Racialized Religion and Civic Engagement: Insights into Intra-Muslim Racial Diversity on University Campuses
Sociology of Religion: A Quarterly Review
Sociologists continue to debate the levels of civic participation of multiply marginalized groups. While scholarship traditionally portrayed marginalized groups as disengaged, others have theorized how group identity threat may incite higher engagement levels. Nevertheless, few examine the extent to which marginalized religious groups also have higher levels of civic engagement. This study contributes an empirical account of a racialized-religious community's civic participation compared to other religious and nonreligious groups while accounting for complex religion (i.e., how religion is embedded with inequality). Drawing on large-scale undergraduate survey data, this article suggests that Muslims' faith and collective racialized-religious identities enhance their civic participation compared to other religious groups. Findings extend group identity threat and complex religion theories to consider how a racialized-religious identity may produce different engagement patterns within and across religious communities.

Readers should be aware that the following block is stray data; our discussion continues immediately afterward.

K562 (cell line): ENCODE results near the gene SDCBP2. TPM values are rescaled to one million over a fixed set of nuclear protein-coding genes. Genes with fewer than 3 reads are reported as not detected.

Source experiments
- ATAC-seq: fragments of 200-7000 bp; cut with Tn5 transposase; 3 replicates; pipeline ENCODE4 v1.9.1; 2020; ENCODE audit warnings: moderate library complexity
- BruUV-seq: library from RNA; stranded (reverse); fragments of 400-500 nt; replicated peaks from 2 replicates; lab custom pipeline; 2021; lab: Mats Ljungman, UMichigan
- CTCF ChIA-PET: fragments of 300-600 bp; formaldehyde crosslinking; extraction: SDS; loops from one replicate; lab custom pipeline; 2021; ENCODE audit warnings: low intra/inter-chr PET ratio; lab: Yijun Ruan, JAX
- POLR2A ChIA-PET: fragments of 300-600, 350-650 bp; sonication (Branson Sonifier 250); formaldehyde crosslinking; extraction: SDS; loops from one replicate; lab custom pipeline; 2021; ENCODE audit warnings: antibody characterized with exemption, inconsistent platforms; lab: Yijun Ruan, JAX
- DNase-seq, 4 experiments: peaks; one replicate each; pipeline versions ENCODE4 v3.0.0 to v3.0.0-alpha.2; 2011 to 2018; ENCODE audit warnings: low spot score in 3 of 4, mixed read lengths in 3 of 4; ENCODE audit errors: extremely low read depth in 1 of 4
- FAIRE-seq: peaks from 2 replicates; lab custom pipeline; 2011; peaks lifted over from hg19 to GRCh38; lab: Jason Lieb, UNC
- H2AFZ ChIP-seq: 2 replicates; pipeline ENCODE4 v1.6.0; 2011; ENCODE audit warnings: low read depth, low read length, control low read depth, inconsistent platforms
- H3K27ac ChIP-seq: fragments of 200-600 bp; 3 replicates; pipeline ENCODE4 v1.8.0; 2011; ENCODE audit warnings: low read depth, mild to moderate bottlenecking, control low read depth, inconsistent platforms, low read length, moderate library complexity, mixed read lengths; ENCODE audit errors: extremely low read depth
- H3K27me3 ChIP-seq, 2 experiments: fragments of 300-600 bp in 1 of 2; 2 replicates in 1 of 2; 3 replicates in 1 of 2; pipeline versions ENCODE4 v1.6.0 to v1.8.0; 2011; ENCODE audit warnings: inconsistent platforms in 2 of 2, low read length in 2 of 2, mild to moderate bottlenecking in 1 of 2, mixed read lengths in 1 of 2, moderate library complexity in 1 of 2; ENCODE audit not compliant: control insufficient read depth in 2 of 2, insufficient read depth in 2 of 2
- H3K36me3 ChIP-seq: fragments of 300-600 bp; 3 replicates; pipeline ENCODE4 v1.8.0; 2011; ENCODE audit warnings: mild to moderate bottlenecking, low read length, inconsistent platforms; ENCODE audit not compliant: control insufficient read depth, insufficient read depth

civic engagement, complex religion, Muslims, race, racialized religion
Sociology and Interdisciplinary Social Sciences
Saugher Nojan. "Racialized Religion and Civic Engagement: Insights into Intra-Muslim Racial Diversity on University Campuses" Sociology of Religion: A Quarterly Review (2022): 36-59. https://doi.org/10.1093/socrel/sraa043